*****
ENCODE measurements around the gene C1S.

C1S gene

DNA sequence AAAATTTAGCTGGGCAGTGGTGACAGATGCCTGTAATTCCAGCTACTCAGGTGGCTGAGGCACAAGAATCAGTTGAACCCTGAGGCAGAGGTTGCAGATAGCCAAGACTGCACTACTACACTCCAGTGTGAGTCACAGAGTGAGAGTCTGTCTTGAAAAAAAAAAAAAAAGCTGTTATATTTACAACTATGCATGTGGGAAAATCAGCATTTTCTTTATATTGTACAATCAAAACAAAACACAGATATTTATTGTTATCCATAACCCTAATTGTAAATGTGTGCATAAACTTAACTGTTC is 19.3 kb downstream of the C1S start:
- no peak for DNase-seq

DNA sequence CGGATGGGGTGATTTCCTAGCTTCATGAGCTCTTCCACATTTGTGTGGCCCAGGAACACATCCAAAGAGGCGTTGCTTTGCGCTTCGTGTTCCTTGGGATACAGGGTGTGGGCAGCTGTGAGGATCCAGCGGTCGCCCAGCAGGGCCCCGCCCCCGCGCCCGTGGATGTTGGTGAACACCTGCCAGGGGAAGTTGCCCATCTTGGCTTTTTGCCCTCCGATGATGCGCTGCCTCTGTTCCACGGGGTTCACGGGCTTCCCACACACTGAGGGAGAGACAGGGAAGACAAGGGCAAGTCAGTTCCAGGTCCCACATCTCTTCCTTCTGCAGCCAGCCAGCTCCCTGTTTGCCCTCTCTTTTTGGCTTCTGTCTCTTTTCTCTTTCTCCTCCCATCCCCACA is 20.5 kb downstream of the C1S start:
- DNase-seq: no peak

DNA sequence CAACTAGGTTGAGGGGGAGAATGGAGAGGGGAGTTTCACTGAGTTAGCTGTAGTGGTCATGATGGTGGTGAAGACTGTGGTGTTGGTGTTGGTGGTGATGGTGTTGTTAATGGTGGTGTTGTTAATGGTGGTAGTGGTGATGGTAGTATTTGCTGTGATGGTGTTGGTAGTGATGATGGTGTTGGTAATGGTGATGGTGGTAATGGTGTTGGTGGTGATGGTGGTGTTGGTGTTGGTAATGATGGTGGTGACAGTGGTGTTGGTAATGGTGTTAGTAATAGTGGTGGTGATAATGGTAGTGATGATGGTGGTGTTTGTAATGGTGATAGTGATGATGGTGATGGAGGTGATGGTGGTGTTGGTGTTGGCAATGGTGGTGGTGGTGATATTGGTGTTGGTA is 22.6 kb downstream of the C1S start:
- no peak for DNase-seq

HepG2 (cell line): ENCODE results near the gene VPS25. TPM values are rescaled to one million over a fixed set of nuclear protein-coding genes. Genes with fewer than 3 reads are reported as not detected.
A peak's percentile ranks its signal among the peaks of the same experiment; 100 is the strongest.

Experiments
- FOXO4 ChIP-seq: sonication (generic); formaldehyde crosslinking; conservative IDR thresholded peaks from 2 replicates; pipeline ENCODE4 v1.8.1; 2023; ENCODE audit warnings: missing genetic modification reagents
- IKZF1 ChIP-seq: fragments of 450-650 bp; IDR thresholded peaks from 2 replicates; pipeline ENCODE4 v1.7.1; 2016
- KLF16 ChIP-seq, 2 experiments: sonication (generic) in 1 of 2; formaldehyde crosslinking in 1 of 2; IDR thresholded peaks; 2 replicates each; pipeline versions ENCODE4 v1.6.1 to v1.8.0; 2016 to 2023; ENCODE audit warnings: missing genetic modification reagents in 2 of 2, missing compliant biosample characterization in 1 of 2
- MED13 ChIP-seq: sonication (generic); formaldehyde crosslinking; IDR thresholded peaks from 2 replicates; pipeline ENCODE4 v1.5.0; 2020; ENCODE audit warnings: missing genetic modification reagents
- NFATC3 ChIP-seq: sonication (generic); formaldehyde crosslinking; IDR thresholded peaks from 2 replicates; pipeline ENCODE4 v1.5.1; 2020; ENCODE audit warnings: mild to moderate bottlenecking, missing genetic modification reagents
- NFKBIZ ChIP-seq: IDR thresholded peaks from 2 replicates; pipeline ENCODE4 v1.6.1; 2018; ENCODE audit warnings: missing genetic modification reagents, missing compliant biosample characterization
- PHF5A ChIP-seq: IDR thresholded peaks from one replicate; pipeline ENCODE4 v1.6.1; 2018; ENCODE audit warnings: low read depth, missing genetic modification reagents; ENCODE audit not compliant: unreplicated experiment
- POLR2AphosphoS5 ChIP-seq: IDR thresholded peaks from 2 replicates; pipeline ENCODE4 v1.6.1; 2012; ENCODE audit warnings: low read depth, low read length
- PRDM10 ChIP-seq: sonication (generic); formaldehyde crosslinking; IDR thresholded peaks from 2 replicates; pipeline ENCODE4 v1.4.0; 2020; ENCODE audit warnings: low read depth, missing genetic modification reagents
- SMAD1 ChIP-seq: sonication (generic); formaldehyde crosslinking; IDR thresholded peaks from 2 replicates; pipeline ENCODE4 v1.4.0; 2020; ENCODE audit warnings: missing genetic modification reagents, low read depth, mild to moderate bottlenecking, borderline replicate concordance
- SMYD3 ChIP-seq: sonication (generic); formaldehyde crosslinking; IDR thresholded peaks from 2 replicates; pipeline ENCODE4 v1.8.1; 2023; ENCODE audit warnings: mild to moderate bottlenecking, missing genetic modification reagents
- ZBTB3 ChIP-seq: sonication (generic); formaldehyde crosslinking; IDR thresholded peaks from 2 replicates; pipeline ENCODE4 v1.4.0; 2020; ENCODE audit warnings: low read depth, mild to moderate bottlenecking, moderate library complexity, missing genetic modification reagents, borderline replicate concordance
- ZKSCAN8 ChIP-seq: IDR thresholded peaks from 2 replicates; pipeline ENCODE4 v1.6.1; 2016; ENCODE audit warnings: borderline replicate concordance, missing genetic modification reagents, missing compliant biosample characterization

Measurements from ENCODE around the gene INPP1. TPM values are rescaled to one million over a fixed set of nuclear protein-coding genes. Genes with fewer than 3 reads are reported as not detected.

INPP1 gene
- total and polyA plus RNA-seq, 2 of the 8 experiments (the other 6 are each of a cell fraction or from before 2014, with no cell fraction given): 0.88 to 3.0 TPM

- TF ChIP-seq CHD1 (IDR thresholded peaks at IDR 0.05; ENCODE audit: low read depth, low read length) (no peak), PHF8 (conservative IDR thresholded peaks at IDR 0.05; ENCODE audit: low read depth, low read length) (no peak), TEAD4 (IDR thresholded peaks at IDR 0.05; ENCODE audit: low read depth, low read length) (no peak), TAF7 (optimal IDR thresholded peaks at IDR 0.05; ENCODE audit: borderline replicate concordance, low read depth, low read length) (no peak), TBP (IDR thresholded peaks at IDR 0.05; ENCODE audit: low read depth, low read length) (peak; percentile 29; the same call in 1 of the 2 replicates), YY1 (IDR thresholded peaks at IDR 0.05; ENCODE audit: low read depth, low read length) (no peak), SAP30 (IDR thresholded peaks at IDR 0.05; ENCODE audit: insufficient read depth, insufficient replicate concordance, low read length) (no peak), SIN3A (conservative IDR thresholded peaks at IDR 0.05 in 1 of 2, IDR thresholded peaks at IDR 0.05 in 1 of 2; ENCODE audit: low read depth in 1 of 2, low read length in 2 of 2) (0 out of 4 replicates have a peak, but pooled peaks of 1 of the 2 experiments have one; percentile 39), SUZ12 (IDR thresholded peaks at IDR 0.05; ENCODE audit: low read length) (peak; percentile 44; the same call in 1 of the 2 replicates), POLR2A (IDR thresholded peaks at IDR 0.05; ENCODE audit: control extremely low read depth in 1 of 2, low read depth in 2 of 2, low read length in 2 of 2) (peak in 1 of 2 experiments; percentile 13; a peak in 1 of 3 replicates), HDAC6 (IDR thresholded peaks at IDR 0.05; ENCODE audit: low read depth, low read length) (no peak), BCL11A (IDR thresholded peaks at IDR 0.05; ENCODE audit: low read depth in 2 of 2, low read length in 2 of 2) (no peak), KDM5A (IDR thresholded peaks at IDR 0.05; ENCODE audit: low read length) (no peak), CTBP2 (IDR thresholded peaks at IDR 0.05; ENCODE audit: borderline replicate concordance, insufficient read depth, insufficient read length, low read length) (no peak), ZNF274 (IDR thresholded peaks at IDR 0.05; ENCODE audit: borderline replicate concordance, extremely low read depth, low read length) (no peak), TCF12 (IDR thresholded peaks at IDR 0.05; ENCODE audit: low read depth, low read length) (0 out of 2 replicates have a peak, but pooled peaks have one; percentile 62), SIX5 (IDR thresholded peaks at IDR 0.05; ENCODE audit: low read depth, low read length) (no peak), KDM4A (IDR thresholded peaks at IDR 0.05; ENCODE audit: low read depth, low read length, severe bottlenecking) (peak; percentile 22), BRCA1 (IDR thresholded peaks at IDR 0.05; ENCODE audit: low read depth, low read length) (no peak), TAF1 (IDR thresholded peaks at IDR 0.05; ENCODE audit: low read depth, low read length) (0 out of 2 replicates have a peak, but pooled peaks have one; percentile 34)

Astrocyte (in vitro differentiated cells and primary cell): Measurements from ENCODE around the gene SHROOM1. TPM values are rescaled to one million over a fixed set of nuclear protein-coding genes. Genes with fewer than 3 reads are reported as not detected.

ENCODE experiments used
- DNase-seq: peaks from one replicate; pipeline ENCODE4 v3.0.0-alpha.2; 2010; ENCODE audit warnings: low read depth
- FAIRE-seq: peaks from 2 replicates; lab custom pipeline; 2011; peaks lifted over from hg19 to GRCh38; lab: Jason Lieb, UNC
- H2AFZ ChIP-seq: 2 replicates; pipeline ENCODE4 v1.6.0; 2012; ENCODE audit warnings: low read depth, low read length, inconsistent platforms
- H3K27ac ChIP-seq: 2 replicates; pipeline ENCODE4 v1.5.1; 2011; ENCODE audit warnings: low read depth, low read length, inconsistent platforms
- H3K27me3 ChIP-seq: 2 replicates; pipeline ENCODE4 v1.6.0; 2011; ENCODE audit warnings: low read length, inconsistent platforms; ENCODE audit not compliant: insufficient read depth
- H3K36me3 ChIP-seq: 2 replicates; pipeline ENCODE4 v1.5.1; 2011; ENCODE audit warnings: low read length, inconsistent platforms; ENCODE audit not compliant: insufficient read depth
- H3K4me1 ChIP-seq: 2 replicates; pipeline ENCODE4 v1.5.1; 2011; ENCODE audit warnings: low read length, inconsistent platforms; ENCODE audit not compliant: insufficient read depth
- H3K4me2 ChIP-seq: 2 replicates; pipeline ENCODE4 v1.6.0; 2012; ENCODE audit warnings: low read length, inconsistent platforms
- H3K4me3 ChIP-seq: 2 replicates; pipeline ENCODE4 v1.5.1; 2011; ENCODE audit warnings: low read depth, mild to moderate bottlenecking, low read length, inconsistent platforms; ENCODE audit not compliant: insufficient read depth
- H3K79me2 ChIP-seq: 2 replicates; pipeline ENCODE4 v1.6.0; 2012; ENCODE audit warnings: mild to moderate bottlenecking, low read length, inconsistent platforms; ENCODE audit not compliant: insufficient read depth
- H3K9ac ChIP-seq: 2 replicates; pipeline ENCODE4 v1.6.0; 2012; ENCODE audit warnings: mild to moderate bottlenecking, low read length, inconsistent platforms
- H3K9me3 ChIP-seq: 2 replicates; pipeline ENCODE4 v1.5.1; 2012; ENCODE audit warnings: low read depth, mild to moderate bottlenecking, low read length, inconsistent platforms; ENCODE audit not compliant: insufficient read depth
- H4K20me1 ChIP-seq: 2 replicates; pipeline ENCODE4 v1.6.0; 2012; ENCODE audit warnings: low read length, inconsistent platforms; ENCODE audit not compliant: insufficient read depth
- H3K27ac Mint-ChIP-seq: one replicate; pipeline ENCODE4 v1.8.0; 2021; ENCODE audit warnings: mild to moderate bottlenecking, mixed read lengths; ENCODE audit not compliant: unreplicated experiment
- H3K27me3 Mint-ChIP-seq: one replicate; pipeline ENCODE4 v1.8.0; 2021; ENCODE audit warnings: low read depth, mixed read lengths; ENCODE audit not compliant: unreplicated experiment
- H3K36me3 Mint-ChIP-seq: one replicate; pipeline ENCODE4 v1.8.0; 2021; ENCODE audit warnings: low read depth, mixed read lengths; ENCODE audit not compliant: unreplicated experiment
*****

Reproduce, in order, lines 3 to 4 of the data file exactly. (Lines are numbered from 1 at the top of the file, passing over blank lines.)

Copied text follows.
DNA sequence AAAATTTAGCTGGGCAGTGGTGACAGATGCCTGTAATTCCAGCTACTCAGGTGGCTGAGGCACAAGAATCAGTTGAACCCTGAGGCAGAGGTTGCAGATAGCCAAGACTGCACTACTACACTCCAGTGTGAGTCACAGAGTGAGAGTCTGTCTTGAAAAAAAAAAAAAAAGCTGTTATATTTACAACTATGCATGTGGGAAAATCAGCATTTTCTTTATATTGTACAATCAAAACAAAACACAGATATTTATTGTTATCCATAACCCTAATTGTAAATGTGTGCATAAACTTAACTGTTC is 19.3 kb downstream of the C1S start:
- no peak for DNase-seq